Wal-Mart & Managing Globalization

Wal-Mart’s global expansions primarily consist of an acquisition or a series of acquisitions followed by a period of assessment. In this period of assessment the company judges the profitability of the stores which they have acquired and the company tries to implement their way of doing business. The usually select a store or a couple stores and put in their signature wider supermarket isles, more checkout counters and smiling faces on their associates. This is the Sam Walton way and they have a desire to stick to it. They also implement their everyday low price guarantees and rollback pricing strategies whenever possible.

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This acquisition strategy is powerful in that it allows Wal-Mart to quickly gain a sizable share of the market very quickly. The downside to this acquisition approach is that is rather high in cost for entering a market that the company is not sure they will succeed in. The Wal-Mart executives also do not appear to do very much market research before entering a foreign market. I feel that this resistance to market research greatly hinders their initial cost. In many countries they enter in a manner which appears to be blindly and expect to adjust their stores based on their success or failure rate.

They do not determine if their particular supermarket strategy will be accepted, they just merely assume that everyone will appreciate their way of doing business and that every consumer is the same at their core, which is not necessarily true. One they have entered a market through acquisitions and have attained a period of success they usually go on to build a series of their own stores throughout the country. They have also been known to complete more acquisitions in order to further their market share, more quickly.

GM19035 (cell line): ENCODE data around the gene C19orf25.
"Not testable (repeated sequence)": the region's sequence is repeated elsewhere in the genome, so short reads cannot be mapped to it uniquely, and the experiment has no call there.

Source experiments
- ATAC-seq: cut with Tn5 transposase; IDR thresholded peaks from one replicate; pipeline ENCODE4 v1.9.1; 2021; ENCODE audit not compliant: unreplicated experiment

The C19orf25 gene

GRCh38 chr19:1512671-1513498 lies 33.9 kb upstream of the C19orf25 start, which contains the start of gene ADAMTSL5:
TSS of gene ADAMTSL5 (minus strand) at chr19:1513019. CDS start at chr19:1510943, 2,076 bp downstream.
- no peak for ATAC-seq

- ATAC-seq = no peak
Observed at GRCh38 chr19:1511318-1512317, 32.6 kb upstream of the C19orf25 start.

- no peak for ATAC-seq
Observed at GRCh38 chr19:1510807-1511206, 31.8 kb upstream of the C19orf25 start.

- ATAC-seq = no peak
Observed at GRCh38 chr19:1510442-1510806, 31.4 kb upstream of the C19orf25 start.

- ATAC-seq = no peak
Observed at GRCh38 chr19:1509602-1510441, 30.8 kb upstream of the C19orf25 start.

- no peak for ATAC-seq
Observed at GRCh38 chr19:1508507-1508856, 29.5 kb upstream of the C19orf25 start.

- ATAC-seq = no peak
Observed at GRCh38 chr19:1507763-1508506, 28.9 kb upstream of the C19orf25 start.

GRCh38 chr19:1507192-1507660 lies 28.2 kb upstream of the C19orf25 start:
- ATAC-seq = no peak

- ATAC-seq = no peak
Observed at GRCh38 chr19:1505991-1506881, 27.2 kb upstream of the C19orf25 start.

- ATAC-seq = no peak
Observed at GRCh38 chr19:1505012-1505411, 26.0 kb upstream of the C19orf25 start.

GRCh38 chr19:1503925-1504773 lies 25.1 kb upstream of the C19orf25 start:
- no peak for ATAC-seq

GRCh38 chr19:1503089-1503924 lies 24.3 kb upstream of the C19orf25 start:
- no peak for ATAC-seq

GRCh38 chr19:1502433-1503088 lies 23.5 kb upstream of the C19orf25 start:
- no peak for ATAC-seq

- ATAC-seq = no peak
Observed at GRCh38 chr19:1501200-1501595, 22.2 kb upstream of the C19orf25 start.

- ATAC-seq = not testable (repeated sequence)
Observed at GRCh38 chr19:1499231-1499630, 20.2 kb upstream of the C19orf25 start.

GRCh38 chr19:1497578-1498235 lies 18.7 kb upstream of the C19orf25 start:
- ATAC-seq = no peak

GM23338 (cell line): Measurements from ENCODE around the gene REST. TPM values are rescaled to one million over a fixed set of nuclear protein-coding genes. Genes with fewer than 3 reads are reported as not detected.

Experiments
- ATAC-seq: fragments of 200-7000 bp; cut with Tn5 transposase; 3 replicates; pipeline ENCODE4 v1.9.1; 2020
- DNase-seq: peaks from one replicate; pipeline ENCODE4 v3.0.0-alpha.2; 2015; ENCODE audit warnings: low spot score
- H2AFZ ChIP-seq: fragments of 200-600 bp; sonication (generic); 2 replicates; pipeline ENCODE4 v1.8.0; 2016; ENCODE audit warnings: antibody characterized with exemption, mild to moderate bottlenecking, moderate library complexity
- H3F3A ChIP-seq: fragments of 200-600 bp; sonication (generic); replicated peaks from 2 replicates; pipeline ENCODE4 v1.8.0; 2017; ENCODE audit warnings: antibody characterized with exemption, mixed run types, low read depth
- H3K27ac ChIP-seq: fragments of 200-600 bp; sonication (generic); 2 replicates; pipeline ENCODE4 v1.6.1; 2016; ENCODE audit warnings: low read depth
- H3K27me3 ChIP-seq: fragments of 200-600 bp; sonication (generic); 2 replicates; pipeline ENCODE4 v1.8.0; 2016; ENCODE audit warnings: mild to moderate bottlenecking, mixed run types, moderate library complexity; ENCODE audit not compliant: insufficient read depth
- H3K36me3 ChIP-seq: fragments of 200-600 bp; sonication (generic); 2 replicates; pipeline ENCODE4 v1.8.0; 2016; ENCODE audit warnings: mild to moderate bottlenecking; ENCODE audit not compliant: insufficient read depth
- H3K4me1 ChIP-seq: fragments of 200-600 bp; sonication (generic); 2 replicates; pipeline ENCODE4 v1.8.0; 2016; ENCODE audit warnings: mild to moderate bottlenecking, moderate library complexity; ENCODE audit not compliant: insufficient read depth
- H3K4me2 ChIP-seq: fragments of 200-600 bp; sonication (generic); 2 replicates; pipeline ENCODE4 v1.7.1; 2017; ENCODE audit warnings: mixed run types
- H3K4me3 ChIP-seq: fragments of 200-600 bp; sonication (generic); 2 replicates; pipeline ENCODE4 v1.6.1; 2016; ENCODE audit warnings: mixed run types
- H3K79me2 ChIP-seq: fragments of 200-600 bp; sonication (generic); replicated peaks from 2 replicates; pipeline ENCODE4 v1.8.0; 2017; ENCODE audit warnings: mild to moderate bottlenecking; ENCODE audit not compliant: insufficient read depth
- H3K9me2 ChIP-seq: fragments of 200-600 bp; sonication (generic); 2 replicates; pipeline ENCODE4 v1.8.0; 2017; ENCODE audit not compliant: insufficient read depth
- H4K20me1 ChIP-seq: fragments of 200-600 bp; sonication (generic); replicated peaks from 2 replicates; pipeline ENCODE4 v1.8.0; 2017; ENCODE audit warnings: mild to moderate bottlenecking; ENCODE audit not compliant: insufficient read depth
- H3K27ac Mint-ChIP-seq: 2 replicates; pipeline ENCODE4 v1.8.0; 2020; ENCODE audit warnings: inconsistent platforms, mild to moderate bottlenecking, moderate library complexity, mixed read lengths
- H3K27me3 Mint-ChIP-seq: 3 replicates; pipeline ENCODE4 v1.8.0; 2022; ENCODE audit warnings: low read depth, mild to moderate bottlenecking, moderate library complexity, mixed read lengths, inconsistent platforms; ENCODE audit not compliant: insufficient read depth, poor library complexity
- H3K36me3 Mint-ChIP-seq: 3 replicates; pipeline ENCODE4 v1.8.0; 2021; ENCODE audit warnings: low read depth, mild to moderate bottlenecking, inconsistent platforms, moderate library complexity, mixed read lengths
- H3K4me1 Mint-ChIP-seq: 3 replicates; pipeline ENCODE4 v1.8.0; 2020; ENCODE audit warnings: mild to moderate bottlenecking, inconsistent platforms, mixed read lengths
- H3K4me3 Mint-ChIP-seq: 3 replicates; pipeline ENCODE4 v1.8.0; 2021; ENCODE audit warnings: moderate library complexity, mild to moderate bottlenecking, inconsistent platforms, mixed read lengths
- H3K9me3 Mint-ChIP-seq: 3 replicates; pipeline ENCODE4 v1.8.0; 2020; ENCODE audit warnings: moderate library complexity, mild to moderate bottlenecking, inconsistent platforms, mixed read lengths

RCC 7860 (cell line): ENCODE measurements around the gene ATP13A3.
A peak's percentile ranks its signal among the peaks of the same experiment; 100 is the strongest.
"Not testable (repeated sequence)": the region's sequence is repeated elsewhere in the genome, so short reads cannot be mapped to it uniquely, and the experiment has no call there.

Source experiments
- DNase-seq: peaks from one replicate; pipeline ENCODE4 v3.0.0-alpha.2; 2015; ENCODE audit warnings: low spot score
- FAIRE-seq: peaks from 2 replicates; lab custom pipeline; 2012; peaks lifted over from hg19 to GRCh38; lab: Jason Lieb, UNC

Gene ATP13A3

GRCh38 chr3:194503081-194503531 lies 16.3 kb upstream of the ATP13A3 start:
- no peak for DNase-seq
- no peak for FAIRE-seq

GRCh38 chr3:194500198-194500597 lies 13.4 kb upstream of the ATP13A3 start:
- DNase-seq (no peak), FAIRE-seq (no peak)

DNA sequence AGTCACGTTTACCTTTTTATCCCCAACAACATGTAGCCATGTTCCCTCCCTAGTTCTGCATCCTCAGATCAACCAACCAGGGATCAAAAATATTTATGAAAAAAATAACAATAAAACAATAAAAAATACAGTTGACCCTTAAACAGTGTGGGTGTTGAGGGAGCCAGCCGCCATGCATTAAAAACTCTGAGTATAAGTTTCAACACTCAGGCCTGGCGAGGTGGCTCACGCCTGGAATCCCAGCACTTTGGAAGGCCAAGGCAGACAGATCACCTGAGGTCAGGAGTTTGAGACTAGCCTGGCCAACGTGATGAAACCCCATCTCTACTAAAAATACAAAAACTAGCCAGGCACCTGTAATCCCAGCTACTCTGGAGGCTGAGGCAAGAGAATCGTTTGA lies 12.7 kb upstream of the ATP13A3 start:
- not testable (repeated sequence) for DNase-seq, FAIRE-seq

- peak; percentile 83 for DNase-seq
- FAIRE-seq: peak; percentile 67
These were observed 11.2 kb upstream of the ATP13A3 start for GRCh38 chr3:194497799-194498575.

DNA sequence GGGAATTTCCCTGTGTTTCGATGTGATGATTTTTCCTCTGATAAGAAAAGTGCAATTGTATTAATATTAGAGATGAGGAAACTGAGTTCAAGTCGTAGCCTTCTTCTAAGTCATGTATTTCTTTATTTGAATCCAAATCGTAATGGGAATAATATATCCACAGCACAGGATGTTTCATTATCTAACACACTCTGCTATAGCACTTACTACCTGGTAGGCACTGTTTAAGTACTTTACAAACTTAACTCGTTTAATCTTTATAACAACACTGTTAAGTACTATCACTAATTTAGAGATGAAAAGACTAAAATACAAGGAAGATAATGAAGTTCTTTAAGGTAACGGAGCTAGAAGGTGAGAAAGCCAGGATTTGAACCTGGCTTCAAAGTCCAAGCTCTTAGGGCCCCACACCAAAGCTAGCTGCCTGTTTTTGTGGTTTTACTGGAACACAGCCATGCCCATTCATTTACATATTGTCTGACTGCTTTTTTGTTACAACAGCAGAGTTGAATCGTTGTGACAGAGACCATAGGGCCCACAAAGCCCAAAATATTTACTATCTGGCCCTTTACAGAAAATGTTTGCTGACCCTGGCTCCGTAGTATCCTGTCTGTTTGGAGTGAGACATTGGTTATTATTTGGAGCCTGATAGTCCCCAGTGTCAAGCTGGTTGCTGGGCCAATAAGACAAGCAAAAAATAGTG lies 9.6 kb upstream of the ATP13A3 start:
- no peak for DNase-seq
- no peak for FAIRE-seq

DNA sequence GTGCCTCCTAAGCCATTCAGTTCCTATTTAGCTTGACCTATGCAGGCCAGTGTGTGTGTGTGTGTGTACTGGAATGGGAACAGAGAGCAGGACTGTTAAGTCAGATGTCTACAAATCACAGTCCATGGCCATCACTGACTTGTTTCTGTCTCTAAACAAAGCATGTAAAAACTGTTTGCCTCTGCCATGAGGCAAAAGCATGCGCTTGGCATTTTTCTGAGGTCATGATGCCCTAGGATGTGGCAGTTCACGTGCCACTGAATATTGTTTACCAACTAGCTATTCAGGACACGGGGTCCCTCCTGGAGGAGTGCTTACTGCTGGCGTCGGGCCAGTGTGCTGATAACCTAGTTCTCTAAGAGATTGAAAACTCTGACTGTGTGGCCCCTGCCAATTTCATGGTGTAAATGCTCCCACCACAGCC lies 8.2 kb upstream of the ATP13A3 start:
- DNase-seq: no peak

When building their own stores abroad they try to implement their supercenters and large stores which sell a large variety of items, but they often implement stores which are similar to those which they have acquired. They believe that if the method of retailing has worked in a country, in the past, it will continue to work. Wal-Mart has been most successful in North America and in the UK. With North America, they have shown great results with Mexico and Canada. These three countries represent the top three international operations for Wal-Mart and are similar in that their markets closely resemble that of the United States.

The acquisitions in these countries were so successful because the parent companies which they acquired were already doing well and had similarities to that of Wal-Mart. In Mexico the people are extremely receptive to the prices and are willing to ride busses a long ways in order to go shopping at these low price stores. The Canadian market was also similar to that of Wal-Mart’s parent company as the culture is not remarkably different from that of the United States and thus a large amount of adaptation was not needed.

The same is true for their UK operations, where the people value the same friendly service and low prices as in the United States, as well as greeters at the doors and price rollbacks. The greatest similarity in these operations is the fact that Wal-Mart was able to acquire already successful operations with large market shares in countries with developed infrastructure. This fact that they could take already thriving stores and implement their price saving techniques allowed for their vast success.

Wal-Mart is not the best at choosing products for the consumers; however they are extremely talented with slashing prices and streamlining the supply chain of their goods. When an international market allows Wal-Mart to focus on this aspect of the supermarket business the results are staggering. The developed infrastructure is also vital to Wal-Mart in that they are needed for the sophisticated product stocking practices, and their demands to be able to supply low cost, just-in-time retailing for customers. It is this retailing which allows Wal-Mart to stock so many items in their limited space.